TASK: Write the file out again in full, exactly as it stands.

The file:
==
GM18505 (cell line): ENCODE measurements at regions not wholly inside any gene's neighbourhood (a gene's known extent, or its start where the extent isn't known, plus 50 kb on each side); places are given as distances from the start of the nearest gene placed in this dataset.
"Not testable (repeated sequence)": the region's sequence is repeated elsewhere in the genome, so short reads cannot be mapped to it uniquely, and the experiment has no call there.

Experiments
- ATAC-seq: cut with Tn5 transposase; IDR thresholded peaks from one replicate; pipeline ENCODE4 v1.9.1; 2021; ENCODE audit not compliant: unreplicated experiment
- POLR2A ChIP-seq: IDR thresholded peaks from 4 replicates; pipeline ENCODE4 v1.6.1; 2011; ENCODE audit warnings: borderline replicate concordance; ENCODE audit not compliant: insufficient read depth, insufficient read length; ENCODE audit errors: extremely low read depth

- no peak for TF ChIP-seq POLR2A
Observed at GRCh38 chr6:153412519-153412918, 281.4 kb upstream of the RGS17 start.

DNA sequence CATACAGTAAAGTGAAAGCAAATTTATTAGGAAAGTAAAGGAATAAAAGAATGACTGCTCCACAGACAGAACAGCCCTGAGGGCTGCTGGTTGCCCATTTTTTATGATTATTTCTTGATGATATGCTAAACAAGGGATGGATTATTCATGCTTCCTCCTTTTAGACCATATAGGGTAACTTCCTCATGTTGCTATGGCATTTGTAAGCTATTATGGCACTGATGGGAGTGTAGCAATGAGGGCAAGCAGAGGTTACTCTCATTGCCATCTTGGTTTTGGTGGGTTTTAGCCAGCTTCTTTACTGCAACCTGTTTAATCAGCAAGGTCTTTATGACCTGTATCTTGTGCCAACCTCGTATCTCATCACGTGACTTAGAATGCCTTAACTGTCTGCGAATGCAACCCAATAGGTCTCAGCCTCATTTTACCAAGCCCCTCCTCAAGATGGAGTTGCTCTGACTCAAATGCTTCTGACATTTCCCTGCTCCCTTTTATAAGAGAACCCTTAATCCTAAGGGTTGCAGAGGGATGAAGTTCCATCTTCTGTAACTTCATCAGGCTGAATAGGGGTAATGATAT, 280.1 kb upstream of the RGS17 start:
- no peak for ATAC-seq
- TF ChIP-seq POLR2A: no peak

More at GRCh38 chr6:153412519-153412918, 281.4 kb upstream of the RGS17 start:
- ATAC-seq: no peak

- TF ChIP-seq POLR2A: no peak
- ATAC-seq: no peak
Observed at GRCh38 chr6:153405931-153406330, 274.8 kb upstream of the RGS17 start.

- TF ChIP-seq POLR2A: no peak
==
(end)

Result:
GM18505 (cell line): ENCODE measurements at regions not wholly inside any gene's neighbourhood (a gene's known extent, or its start where the extent isn't known, plus 50 kb on each side); places are given as distances from the start of the nearest gene placed in this dataset.
"Not testable (repeated sequence)": the region's sequence is repeated elsewhere in the genome, so short reads cannot be mapped to it uniquely, and the experiment has no call there.

Experiments
- ATAC-seq: cut with Tn5 transposase; IDR thresholded peaks from one replicate; pipeline ENCODE4 v1.9.1; 2021; ENCODE audit not compliant: unreplicated experiment
- POLR2A ChIP-seq: IDR thresholded peaks from 4 replicates; pipeline ENCODE4 v1.6.1; 2011; ENCODE audit warnings: borderline replicate concordance; ENCODE audit not compliant: insufficient read depth, insufficient read length; ENCODE audit errors: extremely low read depth

- no peak for TF ChIP-seq POLR2A
Observed at GRCh38 chr6:153412519-153412918, 281.4 kb upstream of the RGS17 start.

DNA sequence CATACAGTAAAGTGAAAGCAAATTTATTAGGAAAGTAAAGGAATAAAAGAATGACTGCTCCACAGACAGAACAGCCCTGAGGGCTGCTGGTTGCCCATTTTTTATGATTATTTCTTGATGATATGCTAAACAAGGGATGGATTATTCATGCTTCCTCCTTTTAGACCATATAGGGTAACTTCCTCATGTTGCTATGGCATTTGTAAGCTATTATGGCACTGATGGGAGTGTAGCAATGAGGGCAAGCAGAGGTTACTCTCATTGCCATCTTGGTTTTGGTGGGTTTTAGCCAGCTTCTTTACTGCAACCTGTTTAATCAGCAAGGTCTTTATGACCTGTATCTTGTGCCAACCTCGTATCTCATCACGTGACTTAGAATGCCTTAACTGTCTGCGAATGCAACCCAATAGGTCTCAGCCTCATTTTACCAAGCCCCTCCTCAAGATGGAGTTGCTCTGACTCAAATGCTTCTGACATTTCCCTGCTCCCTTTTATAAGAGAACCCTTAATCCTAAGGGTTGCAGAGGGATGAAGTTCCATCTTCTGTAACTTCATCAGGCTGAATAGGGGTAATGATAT, 280.1 kb upstream of the RGS17 start:
- no peak for ATAC-seq
- TF ChIP-seq POLR2A: no peak

More at GRCh38 chr6:153412519-153412918, 281.4 kb upstream of the RGS17 start:
- ATAC-seq: no peak

- TF ChIP-seq POLR2A: no peak
- ATAC-seq: no peak
Observed at GRCh38 chr6:153405931-153406330, 274.8 kb upstream of the RGS17 start.

- TF ChIP-seq POLR2A: no peak